Bad as the right-wing press is, the world of socialist papers and journals is too often a dispiriting and unappealing alternative.
The left press is usually tightly controlled by political organisations which discourage any debate. The result is lifeless, dreary publications with little or no influence. And it is a peculiarity of many left publications that their readership is smaller than their circulation, as so many purchases are expressions of solidarity rather than genuine interest in content.
There have been honourable exceptions to this picture. The Miner newspaper was eagerly gobbled up by workers in mining communities and their supporters throughout the 1984-5 strike as the only reliable source of information on the dispute. As the strike progressed the Miner broadened its coverage to issues beyond the immediate dispute, teaching supporters and miners much about wider class politics. Its popularity was, nevertheless, dependent on the course of that struggle and fell with the heroic defeat in 1985.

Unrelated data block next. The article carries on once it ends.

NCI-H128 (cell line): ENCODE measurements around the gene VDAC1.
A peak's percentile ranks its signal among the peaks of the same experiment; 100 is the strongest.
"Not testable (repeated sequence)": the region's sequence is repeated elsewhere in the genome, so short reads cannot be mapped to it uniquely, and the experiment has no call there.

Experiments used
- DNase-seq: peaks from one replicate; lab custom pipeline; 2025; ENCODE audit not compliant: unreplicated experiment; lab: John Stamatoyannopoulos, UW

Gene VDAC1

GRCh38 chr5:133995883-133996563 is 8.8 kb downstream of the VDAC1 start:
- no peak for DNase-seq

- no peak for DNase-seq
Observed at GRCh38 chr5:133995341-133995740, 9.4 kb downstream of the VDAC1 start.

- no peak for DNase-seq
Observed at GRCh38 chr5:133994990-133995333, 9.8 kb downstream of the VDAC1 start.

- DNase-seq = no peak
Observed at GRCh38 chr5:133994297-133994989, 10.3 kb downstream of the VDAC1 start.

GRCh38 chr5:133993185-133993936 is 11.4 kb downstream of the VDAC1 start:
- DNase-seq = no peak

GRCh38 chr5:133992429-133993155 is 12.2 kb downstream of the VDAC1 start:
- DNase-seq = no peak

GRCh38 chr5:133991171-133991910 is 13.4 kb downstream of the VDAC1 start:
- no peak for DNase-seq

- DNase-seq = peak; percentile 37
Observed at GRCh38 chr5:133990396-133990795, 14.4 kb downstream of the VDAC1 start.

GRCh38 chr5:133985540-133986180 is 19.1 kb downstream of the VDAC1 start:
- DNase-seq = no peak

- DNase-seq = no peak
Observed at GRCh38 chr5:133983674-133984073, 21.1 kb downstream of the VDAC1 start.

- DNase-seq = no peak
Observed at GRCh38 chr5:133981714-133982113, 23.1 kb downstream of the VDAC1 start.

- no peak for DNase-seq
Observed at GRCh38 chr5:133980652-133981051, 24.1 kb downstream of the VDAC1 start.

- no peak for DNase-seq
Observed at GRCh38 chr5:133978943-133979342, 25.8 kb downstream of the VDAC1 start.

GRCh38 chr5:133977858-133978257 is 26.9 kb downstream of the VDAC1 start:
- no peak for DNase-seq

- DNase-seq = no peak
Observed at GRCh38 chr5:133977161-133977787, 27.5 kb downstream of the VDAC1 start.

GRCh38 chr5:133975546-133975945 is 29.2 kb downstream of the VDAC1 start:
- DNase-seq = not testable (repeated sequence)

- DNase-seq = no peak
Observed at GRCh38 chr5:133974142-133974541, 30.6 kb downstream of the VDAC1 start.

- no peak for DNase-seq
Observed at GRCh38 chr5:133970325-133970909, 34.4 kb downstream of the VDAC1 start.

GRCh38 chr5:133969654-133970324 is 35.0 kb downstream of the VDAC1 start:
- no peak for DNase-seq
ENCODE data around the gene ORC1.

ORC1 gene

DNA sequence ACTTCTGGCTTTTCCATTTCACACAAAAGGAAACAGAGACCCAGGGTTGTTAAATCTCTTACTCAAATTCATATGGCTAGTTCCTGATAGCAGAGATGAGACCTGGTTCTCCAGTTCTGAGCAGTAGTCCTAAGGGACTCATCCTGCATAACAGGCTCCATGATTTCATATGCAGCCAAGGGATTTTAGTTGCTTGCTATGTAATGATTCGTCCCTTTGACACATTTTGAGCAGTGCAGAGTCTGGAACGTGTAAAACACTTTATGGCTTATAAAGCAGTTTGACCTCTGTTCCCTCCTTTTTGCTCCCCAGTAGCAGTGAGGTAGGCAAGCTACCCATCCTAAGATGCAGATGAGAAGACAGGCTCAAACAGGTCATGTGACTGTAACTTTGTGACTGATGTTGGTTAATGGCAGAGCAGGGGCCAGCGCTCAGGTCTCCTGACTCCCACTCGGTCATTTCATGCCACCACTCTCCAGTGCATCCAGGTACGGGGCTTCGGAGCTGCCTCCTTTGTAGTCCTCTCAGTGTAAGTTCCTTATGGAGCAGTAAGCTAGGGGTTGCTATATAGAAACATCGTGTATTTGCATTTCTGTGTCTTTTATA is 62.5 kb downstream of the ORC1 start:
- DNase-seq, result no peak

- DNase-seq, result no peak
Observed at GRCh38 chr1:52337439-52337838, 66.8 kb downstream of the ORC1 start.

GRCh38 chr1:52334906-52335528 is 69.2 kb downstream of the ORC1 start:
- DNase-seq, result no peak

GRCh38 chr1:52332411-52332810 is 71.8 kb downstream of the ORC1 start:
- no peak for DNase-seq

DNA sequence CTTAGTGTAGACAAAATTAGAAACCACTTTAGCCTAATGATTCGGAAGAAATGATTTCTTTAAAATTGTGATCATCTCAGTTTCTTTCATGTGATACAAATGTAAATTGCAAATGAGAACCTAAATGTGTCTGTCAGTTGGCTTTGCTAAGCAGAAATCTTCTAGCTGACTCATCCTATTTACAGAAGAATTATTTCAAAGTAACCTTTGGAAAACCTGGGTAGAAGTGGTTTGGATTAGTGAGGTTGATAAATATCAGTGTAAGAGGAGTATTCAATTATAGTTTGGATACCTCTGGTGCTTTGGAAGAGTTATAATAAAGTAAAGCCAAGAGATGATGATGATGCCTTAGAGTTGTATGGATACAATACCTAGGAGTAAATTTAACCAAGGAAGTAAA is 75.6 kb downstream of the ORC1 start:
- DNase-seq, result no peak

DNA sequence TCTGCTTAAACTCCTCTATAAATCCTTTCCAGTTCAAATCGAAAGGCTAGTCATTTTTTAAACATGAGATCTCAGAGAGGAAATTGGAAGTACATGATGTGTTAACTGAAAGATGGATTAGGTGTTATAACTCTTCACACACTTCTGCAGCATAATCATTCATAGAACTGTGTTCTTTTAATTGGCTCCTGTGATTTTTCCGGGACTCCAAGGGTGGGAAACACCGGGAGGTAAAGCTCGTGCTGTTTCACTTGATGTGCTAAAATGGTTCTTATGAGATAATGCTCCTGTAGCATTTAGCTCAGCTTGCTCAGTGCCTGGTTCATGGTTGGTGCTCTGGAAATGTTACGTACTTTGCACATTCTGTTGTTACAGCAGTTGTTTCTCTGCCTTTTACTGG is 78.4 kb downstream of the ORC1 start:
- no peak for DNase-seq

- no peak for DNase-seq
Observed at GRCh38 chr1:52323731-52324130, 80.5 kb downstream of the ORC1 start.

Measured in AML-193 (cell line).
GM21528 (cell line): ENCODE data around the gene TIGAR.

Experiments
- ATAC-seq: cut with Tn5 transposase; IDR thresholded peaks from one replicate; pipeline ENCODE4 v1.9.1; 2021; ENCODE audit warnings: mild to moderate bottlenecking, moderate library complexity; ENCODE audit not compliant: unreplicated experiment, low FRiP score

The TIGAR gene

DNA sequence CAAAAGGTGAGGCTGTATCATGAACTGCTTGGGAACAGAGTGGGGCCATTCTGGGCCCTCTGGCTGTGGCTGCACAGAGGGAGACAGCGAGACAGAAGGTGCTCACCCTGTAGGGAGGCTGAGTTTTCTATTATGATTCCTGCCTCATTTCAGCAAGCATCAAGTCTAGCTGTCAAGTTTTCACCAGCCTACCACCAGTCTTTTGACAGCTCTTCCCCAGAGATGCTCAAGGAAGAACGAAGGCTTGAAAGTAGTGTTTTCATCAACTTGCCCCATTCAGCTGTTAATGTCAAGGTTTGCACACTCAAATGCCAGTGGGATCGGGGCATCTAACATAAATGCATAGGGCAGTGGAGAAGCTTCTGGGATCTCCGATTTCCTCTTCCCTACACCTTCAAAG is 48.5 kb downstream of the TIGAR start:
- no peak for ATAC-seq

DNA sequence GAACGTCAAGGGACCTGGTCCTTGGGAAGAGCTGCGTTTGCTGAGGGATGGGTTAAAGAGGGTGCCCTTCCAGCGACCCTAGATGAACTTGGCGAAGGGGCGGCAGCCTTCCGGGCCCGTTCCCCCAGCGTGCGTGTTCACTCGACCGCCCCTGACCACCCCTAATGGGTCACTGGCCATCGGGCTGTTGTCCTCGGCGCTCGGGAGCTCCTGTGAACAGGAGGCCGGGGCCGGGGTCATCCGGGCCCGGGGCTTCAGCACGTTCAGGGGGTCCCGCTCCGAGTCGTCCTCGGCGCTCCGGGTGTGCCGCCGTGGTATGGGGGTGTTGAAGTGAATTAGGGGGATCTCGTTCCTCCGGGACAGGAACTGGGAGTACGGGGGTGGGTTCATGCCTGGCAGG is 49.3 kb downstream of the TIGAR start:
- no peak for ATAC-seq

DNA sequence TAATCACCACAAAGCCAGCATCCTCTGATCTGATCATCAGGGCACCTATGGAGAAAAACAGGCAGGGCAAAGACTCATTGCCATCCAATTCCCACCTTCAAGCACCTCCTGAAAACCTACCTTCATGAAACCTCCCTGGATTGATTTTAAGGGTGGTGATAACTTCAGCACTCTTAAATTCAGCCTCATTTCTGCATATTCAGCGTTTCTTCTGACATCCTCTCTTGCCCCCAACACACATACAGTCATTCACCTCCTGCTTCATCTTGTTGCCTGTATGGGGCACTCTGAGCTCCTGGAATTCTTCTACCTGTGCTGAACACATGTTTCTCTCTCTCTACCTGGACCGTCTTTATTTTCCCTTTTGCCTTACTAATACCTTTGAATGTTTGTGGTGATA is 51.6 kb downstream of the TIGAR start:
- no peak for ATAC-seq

But for around half a century the labour movement left had a paper which combined unashamed support for workers in struggle in industry and politics with genuine influence. Tribune, established in 1937 as the paper of the Labour left, supported nuclear disarmament, workers’ rights and public ownership and was not at all shy of attacking Labour leaders in power who fell short of its socialist standards. At its peak (1945 to 1950) Tribune had a circulation of around 40,000, and among its regular contributors was George Orwell, who had been its literary editor from 1943-5.